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2005-11-06

My first time: general meeting of the Vienna party branch 

That was exhausting! Today I participated in the 55. general meeting of the Vienna branch of the Austrian Green party. For seven hours we voted the list of candidates for the next nationwide election in autumn 2006, position after position, with five minute presentation slots plus five minutes for questions for each candidate. The first two places were uncontested, the incumbents got 84% (Glawischnig-Piescek) and 96% (Öllinger) respectively. Then it got tight for the remaining two to three realistic seats. The runoff for fourth place was decided by a result of 171:169 votes - for the winning side, every single vote mattered! Had one of the delegates voted differently, we might have another candidate in the next parliament. This proves what I believed when I decided to join the party in spring, namely that voting within an internally democratic party is much more effective for the individual than participating in general elections, where the chances of changing the result with one's single vote are almost null.

This is not to say the whole experience was all satisfying. It is no fun to find out that your own political position is pretty far from being in the majority among the delegates. It seems that also these politically savvy voters often vote for candidates that are like them, not least on a biographical level. Whether somebody's analyses and proposals are right or not, or whether somebody is competent in what he or she does, does not matter as much as it should. As the Vienna Greens have always been in opposition, there is also some degree of celebrating contrarians at the expense of candidates who can develop workable solutions for real problems.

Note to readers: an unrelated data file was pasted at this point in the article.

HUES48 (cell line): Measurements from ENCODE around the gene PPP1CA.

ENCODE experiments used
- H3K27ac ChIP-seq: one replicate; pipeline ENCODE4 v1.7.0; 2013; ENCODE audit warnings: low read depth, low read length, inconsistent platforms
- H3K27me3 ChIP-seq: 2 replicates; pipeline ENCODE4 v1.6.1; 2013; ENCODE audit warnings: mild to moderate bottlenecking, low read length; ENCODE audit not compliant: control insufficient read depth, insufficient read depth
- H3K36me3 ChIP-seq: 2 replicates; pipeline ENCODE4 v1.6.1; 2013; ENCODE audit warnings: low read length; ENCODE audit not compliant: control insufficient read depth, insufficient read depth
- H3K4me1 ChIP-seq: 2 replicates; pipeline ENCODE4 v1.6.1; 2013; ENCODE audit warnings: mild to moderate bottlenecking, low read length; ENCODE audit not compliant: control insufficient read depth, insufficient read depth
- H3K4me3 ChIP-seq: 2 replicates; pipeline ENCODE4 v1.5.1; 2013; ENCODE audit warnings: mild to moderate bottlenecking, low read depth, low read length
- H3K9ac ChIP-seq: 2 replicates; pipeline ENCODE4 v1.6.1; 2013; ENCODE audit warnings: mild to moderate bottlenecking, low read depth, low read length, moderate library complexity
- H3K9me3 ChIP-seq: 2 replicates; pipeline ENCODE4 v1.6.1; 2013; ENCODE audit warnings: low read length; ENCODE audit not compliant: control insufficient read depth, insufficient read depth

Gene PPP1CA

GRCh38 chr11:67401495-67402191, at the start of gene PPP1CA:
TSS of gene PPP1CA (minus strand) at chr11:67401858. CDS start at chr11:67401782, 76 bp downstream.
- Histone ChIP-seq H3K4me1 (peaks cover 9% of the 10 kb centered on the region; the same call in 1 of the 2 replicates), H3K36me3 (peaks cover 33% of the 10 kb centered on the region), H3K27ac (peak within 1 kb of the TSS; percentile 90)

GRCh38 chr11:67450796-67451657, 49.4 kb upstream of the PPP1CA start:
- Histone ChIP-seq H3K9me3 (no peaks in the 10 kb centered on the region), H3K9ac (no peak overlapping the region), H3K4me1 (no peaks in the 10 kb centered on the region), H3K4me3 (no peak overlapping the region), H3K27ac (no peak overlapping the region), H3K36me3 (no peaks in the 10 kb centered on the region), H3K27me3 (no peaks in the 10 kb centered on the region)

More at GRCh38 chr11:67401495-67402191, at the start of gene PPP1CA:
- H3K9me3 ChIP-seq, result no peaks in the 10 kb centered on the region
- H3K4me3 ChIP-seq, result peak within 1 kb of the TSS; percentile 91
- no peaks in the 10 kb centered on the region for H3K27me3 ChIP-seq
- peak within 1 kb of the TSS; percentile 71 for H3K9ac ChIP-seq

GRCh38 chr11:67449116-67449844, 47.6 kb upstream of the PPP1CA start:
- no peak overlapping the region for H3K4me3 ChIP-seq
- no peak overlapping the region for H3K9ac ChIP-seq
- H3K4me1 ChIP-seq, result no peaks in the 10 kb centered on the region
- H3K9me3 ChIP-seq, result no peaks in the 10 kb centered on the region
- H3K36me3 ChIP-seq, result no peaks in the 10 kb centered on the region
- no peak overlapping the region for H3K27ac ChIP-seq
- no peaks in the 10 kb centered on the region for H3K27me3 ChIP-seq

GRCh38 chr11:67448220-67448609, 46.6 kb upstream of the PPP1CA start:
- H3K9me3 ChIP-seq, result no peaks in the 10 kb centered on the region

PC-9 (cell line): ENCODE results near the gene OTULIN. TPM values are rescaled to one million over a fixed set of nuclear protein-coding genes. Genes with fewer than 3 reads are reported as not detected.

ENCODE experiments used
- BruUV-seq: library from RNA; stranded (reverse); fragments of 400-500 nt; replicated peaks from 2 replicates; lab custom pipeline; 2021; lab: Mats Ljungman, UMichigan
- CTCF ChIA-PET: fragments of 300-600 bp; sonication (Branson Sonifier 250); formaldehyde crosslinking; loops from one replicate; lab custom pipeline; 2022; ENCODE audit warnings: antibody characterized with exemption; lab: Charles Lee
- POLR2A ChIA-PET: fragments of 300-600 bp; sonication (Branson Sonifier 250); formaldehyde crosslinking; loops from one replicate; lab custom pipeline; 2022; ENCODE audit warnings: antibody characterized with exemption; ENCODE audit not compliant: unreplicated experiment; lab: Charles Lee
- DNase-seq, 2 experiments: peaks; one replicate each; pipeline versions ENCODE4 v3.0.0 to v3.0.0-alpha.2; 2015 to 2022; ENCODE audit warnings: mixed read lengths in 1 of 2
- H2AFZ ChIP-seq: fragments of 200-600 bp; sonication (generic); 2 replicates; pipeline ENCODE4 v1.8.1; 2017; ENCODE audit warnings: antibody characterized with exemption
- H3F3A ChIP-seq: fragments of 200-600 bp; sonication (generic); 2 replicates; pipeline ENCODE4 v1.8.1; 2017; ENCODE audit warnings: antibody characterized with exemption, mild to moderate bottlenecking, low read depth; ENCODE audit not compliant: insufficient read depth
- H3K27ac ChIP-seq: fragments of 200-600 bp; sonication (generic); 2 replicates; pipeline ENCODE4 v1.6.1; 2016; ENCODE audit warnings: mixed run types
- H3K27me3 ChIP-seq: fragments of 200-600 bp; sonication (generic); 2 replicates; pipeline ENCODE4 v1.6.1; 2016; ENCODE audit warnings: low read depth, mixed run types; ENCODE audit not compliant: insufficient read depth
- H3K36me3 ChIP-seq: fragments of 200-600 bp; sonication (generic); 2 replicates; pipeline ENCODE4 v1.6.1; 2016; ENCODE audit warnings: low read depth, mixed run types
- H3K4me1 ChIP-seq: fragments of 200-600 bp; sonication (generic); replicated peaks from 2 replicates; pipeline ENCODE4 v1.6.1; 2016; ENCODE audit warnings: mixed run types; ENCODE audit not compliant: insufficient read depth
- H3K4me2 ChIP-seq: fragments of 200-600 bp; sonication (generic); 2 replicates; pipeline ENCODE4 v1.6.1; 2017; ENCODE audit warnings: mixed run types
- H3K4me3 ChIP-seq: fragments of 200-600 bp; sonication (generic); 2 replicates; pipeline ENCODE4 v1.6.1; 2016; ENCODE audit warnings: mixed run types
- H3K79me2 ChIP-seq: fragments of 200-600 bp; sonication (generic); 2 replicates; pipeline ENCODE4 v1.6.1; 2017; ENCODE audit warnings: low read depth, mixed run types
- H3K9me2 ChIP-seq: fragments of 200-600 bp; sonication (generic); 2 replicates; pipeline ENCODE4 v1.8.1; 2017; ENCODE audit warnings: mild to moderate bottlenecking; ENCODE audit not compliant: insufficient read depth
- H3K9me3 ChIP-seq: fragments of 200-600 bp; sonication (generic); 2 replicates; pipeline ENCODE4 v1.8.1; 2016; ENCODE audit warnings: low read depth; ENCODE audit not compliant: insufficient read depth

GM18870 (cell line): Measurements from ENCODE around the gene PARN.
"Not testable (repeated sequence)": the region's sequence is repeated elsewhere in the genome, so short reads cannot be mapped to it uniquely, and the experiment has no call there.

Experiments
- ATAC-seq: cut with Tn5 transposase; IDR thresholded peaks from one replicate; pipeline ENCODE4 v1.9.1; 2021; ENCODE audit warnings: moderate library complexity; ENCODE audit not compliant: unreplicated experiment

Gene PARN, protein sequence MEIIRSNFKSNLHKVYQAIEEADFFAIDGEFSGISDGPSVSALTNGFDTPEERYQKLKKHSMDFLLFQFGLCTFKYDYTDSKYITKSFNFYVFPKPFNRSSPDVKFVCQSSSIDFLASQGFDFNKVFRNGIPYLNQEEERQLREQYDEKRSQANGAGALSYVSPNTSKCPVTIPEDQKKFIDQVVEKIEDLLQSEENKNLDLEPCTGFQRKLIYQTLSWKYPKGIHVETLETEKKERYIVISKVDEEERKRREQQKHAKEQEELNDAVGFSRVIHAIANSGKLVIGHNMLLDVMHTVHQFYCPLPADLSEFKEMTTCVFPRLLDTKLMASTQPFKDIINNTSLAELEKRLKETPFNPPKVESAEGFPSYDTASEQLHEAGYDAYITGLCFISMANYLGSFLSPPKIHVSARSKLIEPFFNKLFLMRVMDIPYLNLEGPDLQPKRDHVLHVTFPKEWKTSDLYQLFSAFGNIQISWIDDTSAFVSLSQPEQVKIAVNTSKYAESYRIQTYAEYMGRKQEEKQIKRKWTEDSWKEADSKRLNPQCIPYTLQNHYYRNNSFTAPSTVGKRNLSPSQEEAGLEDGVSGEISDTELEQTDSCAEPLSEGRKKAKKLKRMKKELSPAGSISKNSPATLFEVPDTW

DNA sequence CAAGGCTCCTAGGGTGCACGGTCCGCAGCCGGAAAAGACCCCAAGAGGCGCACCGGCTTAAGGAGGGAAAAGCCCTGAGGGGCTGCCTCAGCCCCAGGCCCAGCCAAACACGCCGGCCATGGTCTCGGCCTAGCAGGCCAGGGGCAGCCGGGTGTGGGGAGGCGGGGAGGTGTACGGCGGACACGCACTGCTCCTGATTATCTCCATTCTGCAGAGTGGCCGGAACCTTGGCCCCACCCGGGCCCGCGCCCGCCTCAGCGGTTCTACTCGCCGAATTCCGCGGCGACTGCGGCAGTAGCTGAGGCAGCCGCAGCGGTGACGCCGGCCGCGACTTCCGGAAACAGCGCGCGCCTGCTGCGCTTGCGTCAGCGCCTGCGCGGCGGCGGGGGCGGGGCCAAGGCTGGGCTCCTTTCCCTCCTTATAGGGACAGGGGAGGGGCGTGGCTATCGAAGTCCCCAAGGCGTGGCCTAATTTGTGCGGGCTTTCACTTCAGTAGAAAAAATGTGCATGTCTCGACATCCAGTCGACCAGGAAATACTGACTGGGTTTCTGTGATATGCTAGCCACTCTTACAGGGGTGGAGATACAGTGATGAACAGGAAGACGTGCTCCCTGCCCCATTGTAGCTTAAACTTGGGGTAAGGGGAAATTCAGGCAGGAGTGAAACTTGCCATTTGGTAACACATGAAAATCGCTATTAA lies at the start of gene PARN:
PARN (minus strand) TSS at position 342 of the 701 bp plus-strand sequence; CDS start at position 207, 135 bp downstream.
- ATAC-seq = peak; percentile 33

Lesson: If one wants to move something in politics, being right (even if we assume you are) means nothing. In a radically democratic setting [Basisdemokratie] such as the Green party, one also has to develop and implement a step-by-step plan for how to convince hard-to-impress peers, delegates, the party, before--many years later--one might eventually get a real chance to talk to the public. A long road. Is it worth trying?


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